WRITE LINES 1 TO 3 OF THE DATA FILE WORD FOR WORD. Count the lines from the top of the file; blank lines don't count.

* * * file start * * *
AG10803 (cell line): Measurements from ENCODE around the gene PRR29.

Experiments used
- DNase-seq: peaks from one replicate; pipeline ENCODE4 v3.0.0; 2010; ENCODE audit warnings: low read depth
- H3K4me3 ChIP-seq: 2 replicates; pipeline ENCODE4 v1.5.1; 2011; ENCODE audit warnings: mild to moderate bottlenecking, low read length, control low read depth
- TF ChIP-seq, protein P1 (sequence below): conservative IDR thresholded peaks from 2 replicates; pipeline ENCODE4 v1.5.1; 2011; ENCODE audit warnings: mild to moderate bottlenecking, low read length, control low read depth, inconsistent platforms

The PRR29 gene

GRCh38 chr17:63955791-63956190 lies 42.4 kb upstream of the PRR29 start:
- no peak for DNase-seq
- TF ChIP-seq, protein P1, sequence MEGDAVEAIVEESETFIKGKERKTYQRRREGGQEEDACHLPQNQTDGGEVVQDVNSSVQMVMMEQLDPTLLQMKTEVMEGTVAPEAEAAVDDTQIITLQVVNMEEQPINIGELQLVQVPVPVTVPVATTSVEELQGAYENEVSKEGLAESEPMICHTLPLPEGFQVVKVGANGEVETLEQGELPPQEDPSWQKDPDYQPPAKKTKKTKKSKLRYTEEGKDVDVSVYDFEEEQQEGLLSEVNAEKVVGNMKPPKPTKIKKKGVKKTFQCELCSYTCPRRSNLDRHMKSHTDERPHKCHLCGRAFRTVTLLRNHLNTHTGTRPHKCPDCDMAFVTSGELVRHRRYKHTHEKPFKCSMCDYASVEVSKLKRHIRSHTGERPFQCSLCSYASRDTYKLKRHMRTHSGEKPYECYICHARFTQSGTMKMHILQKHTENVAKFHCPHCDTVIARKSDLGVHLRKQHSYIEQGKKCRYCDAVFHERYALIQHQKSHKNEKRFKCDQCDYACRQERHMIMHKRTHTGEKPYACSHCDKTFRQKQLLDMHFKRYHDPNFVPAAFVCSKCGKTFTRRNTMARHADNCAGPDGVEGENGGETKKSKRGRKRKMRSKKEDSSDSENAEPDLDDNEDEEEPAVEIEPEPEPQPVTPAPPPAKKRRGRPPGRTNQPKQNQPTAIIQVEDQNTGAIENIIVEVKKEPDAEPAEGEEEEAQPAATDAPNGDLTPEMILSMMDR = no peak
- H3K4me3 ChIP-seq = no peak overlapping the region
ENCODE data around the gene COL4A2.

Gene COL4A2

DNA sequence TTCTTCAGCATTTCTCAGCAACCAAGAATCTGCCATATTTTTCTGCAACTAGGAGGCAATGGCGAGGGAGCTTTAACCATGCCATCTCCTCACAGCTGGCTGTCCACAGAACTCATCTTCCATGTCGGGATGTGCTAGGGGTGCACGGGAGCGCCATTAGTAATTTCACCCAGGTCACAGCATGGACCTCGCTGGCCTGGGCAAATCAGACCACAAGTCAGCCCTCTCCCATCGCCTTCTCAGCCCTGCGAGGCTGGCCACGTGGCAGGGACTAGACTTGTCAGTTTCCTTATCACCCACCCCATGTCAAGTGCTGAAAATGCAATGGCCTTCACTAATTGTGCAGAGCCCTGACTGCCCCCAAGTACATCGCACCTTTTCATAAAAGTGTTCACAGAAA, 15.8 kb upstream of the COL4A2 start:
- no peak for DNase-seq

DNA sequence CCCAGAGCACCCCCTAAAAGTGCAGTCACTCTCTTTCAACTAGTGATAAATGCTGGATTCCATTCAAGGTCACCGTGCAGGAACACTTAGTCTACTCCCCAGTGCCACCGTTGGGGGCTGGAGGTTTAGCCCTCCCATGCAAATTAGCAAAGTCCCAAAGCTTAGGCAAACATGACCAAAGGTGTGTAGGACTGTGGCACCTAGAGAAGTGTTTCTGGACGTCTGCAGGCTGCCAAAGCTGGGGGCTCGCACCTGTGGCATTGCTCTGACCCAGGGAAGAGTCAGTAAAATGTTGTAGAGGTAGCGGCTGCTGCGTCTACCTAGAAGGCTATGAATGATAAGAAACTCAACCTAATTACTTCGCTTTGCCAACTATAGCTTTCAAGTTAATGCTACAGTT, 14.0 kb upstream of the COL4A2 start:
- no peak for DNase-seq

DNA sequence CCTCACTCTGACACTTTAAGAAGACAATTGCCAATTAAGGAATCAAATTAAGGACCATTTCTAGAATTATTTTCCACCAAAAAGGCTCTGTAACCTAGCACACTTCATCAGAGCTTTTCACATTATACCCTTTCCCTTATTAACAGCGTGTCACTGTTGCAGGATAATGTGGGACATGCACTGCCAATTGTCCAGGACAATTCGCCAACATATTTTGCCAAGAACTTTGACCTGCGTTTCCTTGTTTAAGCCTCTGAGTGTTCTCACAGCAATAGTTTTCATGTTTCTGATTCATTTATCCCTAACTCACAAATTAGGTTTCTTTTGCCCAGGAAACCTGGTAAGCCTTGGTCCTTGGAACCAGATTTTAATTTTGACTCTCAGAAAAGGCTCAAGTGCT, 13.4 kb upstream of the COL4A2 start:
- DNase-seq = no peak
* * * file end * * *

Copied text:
AG10803 (cell line): Measurements from ENCODE around the gene PRR29.

Experiments used
- DNase-seq: peaks from one replicate; pipeline ENCODE4 v3.0.0; 2010; ENCODE audit warnings: low read depth